Add like
Add dislike
Add to saved papers

Candida peritonitis.

PURPOSE OF REVIEW: The review highlights current insights in the epidemiology, diagnosis and therapy of Candida peritonitis, focusing on complicated secondary and tertiary peritonitis.

RECENT FINDINGS: Candida peritonitis is still associated with poor prognosis. Antifungal prophylaxis is therefore recommended in patients with an overt risk profile for invasive candidiasis (immunodeficiency and prior antibiotic exposure). The clinical and microbiological diagnosis of Candida peritonitis remains problematic. It is still unclear which peritonitis patients may benefit from antifungal treatment. Antifungal therapy can be suggested in critically ill patients with nosocomial peritonitis where Candida is diagnosed based on perioperatively sampled peritoneal fluid. Patients with prior exposure to fluconazole are at risk for Candida nonalbicans spp. involvement with possible reduced susceptibility.

SUMMARY: The main challenge in Candida peritonitis remains the interpretation of Candida cultured from the peritoneal cavity. Future research should focus on more conclusive diagnosis and on factors potentially confounding outcome, such as site of the perforation and failure of surgical source control. While awaiting progress to discriminate Candida colonization from invasive infection, antifungal therapy is recommended in high-risk critically ill surgical patients. Rapid detection of Candida might be beneficial in this regard. Besides antifungal therapy, adequate source control is of key importance.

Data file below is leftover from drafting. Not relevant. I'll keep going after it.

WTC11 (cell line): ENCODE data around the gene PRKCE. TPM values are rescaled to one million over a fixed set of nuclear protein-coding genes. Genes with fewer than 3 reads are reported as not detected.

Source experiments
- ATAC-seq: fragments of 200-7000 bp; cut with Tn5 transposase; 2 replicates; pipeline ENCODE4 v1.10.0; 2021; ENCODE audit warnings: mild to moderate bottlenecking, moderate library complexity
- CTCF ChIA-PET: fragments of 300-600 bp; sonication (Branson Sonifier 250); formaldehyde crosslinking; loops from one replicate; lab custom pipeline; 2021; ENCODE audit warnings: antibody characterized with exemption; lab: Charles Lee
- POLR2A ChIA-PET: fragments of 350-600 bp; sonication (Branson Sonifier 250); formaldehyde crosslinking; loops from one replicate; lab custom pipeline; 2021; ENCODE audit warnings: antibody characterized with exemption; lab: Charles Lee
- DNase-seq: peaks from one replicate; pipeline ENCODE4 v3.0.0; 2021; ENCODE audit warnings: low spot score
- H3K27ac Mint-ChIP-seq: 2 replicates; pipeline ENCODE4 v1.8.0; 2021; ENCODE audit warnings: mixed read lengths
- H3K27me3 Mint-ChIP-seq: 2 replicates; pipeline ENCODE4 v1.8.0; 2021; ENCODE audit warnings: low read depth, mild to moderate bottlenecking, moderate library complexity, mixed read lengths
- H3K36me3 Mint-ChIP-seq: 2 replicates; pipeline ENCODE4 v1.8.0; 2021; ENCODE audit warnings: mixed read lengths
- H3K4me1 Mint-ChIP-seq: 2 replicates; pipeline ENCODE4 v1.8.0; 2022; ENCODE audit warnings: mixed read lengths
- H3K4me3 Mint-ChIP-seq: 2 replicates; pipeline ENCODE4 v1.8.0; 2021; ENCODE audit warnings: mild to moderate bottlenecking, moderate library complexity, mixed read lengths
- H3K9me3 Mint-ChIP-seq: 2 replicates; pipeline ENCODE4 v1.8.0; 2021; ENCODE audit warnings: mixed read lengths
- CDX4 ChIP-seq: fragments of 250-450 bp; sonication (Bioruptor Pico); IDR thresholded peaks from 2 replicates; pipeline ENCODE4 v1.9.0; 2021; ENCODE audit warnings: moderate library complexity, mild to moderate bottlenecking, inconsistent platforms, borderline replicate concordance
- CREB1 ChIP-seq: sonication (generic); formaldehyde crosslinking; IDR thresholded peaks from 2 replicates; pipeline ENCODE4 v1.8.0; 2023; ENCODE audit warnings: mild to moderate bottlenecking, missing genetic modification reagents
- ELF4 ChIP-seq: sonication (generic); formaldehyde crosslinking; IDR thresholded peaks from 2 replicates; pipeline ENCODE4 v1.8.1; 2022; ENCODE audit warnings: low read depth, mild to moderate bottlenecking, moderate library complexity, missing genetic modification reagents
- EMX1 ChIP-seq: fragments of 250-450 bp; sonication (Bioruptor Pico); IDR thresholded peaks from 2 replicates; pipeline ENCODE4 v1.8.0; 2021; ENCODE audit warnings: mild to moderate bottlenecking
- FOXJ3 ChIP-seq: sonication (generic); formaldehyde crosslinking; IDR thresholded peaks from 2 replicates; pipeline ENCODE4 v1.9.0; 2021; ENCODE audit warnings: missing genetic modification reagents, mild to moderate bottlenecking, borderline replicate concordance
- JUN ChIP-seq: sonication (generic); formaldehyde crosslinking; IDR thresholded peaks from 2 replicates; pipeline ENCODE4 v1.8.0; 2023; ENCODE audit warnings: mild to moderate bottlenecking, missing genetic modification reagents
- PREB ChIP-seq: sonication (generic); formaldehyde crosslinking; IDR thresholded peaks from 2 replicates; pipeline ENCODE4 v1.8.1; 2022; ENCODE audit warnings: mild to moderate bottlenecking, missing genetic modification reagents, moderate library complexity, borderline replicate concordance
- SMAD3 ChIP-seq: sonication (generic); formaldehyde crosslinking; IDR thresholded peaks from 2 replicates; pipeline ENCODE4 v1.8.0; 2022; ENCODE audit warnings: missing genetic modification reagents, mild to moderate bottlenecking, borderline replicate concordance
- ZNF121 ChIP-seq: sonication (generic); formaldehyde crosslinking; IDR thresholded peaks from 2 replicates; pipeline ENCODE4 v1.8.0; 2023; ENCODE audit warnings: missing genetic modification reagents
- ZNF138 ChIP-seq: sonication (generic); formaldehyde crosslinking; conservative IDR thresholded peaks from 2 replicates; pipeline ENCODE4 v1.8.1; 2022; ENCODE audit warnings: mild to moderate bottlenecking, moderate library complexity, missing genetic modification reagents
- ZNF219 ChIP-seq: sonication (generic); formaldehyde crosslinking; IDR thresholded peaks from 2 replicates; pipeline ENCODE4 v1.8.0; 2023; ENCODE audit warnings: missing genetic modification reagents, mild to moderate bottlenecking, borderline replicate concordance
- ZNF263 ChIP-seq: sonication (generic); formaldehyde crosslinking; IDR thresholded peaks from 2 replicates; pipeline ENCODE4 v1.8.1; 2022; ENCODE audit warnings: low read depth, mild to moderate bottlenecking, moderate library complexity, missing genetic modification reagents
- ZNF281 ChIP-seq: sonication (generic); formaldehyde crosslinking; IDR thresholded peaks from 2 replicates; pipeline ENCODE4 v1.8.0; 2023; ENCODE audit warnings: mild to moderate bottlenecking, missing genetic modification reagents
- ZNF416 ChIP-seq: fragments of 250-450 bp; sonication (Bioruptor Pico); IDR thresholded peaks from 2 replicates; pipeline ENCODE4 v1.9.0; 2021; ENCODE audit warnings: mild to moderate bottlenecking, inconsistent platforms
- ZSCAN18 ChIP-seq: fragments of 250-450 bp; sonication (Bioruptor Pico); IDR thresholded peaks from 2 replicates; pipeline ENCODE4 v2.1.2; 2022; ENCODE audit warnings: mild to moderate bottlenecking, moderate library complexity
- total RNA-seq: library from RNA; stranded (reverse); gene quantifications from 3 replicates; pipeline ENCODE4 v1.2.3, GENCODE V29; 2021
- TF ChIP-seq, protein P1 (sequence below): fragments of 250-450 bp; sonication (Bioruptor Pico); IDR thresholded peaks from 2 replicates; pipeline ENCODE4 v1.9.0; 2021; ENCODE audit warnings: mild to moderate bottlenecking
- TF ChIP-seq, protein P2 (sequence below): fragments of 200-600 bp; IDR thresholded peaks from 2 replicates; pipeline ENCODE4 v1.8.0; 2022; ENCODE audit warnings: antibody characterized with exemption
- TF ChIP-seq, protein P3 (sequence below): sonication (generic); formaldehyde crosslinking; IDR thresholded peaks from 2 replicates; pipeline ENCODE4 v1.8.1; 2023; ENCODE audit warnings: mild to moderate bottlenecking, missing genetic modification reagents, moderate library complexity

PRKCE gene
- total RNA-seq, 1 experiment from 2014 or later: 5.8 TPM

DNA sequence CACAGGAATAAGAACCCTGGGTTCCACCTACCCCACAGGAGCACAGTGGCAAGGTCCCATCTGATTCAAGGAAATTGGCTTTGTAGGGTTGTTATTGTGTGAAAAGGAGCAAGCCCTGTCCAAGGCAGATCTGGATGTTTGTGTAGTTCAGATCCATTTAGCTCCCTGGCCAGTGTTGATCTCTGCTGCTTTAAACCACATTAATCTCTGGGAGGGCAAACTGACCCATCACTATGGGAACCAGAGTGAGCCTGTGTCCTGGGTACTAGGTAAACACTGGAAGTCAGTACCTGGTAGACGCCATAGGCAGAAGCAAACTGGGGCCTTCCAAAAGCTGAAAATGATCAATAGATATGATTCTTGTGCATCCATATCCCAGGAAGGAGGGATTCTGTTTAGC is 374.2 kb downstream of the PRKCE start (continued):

Full text links

We have located links that may give you full text access.
Can't access the paper?
Try logging in through your university/institutional subscription. For a smoother one-click institutional access experience, please use our mobile app.

For the best experience, use the Read mobile app

Mobile app image

Get seemless 1-tap access through your institution/university

For the best experience, use the Read mobile app

All material on this website is protected by copyright, Copyright © 1994-2024 by WebMD LLC.
This website also contains material copyrighted by 3rd parties.

By using this service, you agree to our terms of use and privacy policy.

Your Privacy Choices Toggle icon

You can now claim free CME credits for this literature searchClaim now

Get seemless 1-tap access through your institution/university

For the best experience, use the Read mobile app